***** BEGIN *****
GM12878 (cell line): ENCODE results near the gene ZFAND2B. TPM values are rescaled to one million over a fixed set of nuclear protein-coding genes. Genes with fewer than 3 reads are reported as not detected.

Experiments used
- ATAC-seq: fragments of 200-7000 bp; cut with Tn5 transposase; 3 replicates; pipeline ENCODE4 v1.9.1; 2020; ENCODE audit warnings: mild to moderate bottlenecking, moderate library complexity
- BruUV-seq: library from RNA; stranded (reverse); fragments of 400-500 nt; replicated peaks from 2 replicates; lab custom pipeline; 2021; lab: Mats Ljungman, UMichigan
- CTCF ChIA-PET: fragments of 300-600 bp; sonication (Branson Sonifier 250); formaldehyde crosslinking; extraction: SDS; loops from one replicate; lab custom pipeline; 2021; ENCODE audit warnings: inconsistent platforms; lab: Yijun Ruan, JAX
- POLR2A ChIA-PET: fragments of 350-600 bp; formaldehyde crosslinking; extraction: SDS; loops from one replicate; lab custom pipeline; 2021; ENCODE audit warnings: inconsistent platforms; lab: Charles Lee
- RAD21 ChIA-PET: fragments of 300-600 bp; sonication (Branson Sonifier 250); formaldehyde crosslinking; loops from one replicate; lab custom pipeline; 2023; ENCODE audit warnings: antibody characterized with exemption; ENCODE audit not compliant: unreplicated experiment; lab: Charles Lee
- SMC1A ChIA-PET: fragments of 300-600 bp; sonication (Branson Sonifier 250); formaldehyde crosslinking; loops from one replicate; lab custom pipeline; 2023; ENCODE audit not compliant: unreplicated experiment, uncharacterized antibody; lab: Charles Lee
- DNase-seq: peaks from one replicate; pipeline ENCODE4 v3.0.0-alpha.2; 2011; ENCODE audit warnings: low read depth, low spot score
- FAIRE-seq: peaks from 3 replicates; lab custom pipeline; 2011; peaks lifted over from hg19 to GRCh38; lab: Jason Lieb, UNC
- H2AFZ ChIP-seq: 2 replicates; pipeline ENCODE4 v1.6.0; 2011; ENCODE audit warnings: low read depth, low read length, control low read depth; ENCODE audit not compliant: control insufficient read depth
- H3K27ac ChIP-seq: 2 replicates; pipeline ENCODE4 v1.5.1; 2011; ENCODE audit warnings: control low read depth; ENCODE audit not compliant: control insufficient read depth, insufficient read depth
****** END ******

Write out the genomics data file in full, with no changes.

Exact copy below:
GM12878 (cell line): ENCODE results near the gene ZFAND2B. TPM values are rescaled to one million over a fixed set of nuclear protein-coding genes. Genes with fewer than 3 reads are reported as not detected.

Experiments used
- ATAC-seq: fragments of 200-7000 bp; cut with Tn5 transposase; 3 replicates; pipeline ENCODE4 v1.9.1; 2020; ENCODE audit warnings: mild to moderate bottlenecking, moderate library complexity
- BruUV-seq: library from RNA; stranded (reverse); fragments of 400-500 nt; replicated peaks from 2 replicates; lab custom pipeline; 2021; lab: Mats Ljungman, UMichigan
- CTCF ChIA-PET: fragments of 300-600 bp; sonication (Branson Sonifier 250); formaldehyde crosslinking; extraction: SDS; loops from one replicate; lab custom pipeline; 2021; ENCODE audit warnings: inconsistent platforms; lab: Yijun Ruan, JAX
- POLR2A ChIA-PET: fragments of 350-600 bp; formaldehyde crosslinking; extraction: SDS; loops from one replicate; lab custom pipeline; 2021; ENCODE audit warnings: inconsistent platforms; lab: Charles Lee
- RAD21 ChIA-PET: fragments of 300-600 bp; sonication (Branson Sonifier 250); formaldehyde crosslinking; loops from one replicate; lab custom pipeline; 2023; ENCODE audit warnings: antibody characterized with exemption; ENCODE audit not compliant: unreplicated experiment; lab: Charles Lee
- SMC1A ChIA-PET: fragments of 300-600 bp; sonication (Branson Sonifier 250); formaldehyde crosslinking; loops from one replicate; lab custom pipeline; 2023; ENCODE audit not compliant: unreplicated experiment, uncharacterized antibody; lab: Charles Lee
- DNase-seq: peaks from one replicate; pipeline ENCODE4 v3.0.0-alpha.2; 2011; ENCODE audit warnings: low read depth, low spot score
- FAIRE-seq: peaks from 3 replicates; lab custom pipeline; 2011; peaks lifted over from hg19 to GRCh38; lab: Jason Lieb, UNC
- H2AFZ ChIP-seq: 2 replicates; pipeline ENCODE4 v1.6.0; 2011; ENCODE audit warnings: low read depth, low read length, control low read depth; ENCODE audit not compliant: control insufficient read depth
- H3K27ac ChIP-seq: 2 replicates; pipeline ENCODE4 v1.5.1; 2011; ENCODE audit warnings: control low read depth; ENCODE audit not compliant: control insufficient read depth, insufficient read depth